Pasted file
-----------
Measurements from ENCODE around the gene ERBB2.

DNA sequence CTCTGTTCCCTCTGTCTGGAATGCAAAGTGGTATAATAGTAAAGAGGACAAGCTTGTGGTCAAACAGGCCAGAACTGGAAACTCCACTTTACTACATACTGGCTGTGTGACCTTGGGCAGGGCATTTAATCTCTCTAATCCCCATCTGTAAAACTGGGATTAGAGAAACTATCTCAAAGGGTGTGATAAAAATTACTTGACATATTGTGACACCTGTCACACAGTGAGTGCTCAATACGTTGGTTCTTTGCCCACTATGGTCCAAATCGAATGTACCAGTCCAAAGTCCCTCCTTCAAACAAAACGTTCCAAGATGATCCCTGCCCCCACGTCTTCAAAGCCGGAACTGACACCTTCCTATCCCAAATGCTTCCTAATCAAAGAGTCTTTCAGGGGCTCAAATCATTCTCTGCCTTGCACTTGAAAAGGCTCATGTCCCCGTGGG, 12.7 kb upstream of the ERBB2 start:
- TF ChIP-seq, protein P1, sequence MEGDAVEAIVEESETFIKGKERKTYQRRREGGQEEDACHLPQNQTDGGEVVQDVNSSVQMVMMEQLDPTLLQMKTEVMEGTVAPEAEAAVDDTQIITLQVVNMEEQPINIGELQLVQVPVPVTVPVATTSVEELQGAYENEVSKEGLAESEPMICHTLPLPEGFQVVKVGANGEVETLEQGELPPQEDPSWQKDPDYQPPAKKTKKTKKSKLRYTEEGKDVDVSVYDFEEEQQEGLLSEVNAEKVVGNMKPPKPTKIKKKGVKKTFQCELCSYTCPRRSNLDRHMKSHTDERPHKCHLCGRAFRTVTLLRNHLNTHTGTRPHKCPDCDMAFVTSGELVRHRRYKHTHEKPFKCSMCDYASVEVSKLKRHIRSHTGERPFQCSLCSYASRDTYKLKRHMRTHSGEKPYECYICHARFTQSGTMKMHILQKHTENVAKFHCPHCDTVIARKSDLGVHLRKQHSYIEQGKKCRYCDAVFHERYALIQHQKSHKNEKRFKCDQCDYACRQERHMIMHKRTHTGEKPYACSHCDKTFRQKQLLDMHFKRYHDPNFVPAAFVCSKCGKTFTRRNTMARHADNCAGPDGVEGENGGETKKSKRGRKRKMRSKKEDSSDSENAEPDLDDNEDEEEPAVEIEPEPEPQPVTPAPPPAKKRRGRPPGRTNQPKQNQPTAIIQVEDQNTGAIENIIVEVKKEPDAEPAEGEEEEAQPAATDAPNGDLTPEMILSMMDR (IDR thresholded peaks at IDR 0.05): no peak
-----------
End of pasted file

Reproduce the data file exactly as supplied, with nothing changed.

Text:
Measurements from ENCODE around the gene ERBB2.

DNA sequence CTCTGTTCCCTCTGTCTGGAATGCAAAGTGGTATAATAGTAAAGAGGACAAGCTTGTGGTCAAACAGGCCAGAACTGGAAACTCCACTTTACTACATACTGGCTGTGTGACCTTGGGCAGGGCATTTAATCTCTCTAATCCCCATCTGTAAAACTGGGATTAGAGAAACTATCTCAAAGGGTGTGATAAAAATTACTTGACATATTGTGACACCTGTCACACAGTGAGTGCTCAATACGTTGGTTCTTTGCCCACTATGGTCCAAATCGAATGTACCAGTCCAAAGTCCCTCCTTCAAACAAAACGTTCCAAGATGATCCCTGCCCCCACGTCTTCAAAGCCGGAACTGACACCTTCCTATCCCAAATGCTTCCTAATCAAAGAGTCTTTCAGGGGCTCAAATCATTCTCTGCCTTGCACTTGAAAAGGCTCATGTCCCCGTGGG, 12.7 kb upstream of the ERBB2 start:
- TF ChIP-seq, protein P1, sequence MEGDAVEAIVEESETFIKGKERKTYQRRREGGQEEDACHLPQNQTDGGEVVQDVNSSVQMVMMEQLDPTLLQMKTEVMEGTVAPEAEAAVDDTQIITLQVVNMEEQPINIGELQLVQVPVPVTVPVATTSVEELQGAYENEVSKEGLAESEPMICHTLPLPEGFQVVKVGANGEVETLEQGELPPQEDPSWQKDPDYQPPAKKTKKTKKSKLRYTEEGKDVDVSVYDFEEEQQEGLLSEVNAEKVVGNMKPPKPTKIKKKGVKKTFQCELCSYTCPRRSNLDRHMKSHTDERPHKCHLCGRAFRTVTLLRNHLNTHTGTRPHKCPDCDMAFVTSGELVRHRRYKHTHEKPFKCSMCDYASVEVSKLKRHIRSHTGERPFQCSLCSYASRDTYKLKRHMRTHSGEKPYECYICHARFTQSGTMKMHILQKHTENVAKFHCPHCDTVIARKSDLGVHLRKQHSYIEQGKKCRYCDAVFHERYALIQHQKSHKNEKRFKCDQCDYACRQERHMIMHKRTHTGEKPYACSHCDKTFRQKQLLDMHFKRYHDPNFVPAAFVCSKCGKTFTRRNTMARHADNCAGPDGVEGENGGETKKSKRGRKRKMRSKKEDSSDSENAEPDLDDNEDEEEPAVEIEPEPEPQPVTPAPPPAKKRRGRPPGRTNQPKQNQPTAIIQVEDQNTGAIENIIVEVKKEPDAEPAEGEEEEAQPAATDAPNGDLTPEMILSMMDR (IDR thresholded peaks at IDR 0.05): no peak